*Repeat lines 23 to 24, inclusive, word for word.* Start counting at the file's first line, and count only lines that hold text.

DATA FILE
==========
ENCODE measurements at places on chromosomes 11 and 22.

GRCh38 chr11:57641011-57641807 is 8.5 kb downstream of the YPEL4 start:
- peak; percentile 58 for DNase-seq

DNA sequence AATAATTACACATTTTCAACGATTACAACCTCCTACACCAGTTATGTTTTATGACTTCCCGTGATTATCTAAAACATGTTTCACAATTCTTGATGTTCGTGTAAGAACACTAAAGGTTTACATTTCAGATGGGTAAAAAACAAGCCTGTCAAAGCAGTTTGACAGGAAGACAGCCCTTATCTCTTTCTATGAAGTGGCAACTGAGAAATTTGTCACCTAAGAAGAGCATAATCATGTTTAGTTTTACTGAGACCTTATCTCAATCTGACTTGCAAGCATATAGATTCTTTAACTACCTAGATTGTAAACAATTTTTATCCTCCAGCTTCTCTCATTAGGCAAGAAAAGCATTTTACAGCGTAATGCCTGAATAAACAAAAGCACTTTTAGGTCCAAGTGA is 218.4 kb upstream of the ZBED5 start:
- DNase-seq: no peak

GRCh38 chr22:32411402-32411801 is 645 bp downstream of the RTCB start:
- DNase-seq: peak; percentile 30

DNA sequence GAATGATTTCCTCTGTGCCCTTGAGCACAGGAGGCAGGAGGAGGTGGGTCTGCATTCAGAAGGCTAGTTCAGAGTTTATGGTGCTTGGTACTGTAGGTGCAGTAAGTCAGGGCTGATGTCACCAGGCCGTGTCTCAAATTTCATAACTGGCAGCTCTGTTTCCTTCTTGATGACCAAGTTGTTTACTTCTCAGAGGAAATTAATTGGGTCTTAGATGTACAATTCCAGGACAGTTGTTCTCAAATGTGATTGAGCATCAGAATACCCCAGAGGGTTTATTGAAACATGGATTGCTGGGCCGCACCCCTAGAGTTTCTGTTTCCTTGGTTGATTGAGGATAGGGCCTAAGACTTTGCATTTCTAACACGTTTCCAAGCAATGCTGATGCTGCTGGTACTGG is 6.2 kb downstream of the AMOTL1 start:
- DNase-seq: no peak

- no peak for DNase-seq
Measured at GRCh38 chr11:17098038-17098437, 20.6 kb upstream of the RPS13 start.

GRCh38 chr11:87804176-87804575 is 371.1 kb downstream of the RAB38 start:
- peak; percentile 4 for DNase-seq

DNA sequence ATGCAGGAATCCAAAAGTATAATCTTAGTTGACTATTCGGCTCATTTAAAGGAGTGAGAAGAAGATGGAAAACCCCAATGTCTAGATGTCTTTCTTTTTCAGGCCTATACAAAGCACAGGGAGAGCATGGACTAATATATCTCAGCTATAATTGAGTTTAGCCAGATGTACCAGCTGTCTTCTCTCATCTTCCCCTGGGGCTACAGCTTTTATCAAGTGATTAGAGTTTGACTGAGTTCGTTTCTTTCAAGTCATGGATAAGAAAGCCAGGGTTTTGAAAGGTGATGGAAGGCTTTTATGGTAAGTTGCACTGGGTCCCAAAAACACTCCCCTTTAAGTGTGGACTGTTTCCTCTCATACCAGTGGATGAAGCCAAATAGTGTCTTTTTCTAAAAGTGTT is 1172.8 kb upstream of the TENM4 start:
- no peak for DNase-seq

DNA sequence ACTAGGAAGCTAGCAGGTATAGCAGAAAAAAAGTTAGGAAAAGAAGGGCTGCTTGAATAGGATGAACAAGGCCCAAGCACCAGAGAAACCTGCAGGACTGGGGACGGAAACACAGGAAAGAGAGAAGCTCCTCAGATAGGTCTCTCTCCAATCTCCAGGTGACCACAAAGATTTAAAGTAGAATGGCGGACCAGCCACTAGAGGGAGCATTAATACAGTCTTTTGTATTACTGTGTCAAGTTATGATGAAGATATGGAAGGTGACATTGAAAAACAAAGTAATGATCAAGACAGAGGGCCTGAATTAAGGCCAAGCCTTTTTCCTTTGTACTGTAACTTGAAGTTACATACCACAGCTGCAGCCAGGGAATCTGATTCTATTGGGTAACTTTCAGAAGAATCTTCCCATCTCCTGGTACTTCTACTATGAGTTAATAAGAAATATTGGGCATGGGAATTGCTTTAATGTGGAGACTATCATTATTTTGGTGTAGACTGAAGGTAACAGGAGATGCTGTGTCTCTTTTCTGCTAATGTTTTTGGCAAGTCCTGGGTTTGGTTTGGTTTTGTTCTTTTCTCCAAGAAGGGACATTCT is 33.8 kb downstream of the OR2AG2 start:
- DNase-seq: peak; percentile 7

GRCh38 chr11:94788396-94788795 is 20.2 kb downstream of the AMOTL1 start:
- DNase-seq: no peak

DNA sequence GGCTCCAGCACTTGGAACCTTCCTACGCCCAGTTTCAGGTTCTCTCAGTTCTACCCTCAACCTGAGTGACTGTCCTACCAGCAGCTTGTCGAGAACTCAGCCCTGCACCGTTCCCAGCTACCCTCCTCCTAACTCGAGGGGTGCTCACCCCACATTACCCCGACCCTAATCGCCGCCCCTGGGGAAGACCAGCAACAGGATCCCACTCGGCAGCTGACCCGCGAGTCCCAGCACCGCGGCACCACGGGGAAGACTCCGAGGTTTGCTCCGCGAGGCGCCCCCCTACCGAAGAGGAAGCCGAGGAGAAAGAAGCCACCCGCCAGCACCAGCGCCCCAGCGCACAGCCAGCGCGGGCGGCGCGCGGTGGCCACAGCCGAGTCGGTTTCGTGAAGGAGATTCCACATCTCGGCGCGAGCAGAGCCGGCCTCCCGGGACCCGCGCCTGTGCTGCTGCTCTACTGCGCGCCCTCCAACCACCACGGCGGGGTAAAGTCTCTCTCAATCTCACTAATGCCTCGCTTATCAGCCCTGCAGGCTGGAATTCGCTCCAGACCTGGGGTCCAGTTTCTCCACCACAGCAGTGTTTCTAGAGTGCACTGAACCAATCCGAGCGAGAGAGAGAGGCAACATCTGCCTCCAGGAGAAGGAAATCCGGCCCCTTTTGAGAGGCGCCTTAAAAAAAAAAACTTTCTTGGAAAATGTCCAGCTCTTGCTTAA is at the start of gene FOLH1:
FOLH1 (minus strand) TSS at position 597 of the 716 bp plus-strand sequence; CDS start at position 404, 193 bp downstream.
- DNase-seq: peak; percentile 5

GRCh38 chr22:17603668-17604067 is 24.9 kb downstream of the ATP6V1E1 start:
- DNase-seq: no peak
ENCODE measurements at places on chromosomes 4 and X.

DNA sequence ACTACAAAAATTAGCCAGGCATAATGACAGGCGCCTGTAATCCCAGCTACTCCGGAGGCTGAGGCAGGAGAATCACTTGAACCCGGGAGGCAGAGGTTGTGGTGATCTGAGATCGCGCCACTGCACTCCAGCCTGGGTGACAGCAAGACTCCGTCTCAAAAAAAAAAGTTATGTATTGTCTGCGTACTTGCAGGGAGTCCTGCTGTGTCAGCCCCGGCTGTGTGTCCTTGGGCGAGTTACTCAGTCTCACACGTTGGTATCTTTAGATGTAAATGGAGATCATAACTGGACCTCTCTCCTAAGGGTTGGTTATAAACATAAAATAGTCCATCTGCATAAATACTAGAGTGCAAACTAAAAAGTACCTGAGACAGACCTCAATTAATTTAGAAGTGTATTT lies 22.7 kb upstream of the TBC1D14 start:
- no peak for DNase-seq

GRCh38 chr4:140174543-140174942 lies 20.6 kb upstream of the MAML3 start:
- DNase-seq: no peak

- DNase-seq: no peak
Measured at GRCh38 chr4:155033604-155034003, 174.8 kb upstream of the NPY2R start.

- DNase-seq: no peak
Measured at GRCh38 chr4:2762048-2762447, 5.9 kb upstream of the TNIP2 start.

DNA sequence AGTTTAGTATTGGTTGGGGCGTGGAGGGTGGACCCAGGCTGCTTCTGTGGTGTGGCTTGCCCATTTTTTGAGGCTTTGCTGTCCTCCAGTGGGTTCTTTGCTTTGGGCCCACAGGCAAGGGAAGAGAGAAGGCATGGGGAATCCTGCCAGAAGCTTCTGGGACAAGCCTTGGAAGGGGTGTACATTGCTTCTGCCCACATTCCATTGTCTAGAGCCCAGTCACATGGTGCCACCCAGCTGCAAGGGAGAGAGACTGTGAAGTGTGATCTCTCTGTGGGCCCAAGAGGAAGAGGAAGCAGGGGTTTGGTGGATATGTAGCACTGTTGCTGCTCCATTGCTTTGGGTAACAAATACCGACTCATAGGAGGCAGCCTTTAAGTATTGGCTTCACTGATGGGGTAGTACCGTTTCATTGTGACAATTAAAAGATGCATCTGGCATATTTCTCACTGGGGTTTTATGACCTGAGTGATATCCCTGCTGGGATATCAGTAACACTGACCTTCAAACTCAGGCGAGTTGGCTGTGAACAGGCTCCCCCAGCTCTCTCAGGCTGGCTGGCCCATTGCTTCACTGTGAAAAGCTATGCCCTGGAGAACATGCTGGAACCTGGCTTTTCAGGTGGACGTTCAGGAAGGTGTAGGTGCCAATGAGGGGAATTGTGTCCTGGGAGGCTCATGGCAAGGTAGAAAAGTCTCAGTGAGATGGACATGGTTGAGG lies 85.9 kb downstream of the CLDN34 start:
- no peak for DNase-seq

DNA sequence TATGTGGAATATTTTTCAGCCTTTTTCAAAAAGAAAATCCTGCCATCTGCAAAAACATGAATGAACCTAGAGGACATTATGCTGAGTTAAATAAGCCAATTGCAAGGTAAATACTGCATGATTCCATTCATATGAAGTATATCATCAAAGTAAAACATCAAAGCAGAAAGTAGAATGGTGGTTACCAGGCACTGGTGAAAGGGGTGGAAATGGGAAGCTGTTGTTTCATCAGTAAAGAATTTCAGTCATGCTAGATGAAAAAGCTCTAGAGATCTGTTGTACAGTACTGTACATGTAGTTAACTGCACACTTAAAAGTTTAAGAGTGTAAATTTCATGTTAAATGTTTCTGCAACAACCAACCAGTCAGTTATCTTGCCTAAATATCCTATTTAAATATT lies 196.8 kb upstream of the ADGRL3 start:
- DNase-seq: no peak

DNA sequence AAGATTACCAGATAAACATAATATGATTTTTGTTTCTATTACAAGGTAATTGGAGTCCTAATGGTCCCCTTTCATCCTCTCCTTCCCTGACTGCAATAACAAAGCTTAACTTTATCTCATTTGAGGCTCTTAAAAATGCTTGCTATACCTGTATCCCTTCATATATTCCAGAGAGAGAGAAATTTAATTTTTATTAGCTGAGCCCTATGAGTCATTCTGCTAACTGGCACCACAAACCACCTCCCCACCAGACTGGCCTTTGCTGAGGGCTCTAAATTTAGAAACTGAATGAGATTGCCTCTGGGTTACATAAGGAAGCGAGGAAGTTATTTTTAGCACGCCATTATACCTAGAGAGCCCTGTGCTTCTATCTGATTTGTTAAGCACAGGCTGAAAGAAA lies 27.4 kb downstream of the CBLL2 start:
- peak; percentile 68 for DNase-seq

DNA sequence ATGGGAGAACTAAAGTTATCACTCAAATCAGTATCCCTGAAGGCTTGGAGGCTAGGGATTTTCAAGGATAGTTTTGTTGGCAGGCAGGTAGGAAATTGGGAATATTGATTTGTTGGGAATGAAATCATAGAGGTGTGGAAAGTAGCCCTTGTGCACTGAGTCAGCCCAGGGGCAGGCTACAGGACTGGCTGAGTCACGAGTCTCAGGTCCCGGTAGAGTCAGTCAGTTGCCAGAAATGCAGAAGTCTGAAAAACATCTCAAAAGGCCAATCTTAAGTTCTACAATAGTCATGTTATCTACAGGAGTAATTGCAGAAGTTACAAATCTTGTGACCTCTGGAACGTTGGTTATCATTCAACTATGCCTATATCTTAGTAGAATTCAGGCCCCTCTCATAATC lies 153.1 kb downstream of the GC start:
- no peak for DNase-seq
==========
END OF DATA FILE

GRCh38 chr22:17603668-17604067 is 24.9 kb downstream of the ATP6V1E1 start:
- DNase-seq: no peak